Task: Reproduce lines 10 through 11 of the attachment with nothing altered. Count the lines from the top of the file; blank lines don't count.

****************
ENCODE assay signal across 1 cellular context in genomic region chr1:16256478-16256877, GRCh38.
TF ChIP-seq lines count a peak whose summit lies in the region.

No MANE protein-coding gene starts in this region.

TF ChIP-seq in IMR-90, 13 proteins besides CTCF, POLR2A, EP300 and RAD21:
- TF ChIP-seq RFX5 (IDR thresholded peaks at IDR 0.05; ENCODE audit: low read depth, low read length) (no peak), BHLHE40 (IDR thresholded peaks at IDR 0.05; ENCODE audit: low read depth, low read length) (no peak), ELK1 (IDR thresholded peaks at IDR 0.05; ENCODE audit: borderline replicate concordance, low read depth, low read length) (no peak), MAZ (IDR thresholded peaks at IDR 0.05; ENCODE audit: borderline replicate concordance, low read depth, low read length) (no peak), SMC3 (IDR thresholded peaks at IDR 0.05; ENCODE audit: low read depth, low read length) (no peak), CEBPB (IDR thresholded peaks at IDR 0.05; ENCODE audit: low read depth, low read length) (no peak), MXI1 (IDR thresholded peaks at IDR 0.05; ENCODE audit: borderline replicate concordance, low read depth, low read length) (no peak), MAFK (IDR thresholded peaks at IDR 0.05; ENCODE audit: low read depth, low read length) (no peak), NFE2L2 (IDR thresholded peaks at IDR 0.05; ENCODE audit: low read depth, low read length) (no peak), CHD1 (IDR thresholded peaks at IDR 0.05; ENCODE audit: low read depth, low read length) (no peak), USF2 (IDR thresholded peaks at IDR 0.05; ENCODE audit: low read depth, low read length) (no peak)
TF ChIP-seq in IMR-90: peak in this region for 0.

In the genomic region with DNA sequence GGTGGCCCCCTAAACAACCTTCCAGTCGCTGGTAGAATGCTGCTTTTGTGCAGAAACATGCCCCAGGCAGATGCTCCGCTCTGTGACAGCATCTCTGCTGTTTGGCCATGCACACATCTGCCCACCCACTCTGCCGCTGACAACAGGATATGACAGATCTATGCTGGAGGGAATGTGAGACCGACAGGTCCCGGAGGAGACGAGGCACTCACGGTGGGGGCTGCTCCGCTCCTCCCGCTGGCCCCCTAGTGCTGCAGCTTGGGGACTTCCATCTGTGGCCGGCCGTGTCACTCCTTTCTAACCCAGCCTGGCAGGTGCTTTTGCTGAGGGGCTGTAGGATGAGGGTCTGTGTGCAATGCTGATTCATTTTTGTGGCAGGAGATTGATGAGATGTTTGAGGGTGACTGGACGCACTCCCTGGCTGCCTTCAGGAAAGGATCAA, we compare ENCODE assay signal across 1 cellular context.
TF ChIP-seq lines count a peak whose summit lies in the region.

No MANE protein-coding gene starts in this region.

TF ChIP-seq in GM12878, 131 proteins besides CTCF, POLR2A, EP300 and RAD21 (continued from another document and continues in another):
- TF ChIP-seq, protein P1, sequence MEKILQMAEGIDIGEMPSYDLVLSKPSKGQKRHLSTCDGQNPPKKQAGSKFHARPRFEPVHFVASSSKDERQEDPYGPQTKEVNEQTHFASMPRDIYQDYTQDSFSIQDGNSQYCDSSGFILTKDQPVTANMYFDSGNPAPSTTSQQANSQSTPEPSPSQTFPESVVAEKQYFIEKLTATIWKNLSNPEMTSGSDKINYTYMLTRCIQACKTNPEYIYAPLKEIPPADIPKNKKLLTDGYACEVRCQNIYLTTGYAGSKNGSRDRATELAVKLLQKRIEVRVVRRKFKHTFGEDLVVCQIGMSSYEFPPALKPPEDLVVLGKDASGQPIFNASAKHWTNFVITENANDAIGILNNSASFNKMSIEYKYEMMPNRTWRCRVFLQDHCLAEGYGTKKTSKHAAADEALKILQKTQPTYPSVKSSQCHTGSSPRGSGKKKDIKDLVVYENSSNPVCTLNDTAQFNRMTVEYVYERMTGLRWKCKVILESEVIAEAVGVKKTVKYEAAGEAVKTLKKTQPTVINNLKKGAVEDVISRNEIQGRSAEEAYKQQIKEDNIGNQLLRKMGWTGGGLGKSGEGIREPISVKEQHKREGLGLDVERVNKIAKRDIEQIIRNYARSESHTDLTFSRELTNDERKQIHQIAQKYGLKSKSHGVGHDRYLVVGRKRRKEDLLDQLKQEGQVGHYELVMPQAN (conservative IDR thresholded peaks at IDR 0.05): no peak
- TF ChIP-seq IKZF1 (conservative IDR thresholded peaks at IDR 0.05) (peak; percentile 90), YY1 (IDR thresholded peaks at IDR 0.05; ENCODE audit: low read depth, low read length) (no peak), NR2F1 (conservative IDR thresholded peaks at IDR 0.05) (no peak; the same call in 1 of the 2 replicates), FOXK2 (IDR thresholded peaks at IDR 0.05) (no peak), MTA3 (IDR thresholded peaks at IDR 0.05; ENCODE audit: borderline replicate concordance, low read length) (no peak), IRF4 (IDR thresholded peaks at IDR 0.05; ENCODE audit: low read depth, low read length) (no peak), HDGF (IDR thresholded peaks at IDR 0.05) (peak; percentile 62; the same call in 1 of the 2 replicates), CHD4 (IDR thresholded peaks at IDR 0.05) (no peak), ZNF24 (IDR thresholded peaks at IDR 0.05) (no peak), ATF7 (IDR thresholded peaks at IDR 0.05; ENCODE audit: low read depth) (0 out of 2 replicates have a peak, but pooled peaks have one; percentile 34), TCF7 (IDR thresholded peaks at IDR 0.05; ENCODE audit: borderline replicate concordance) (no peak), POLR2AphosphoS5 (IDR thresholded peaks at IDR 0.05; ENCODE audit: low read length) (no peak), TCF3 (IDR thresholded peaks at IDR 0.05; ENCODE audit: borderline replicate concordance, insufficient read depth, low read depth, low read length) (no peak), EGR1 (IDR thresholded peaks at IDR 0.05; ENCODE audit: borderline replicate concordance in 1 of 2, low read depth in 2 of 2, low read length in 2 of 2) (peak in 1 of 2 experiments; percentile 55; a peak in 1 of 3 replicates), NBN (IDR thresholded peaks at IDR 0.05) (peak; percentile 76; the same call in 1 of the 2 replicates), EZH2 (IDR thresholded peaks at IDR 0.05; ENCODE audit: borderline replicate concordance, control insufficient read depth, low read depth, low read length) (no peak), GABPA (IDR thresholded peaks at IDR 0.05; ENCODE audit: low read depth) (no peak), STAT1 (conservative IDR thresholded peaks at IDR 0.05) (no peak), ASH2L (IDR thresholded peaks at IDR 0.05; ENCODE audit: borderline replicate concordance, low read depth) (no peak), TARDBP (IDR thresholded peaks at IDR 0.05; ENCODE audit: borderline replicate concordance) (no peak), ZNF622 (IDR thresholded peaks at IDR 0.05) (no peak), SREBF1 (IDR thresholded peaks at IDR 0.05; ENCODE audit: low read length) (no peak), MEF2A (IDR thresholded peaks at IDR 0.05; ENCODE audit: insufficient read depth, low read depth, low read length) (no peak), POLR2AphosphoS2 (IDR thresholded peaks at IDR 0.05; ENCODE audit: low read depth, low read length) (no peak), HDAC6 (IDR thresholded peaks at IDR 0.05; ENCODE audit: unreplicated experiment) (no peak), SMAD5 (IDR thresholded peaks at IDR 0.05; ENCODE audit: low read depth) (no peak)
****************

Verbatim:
TF ChIP-seq in GM12878, 131 proteins besides CTCF, POLR2A, EP300 and RAD21 (continued from another document and continues in another):
- TF ChIP-seq, protein P1, sequence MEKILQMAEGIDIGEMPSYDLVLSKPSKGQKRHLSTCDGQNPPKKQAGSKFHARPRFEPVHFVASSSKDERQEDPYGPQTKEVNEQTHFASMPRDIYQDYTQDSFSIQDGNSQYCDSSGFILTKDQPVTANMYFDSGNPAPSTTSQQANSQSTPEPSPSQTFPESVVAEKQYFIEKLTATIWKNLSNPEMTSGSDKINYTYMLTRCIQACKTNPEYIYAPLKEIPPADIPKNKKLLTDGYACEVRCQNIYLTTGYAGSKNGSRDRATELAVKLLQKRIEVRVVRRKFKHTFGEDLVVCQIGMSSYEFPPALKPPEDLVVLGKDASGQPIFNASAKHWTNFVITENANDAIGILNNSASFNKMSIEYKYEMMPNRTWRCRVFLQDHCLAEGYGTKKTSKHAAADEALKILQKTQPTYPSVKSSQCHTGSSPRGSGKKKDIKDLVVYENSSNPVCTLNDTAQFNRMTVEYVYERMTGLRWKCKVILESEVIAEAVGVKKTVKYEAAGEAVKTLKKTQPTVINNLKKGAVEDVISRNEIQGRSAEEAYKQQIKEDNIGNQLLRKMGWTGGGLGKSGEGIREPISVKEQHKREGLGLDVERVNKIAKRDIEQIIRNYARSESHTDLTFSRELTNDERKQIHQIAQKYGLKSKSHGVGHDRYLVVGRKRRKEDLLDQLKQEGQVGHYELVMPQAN (conservative IDR thresholded peaks at IDR 0.05): no peak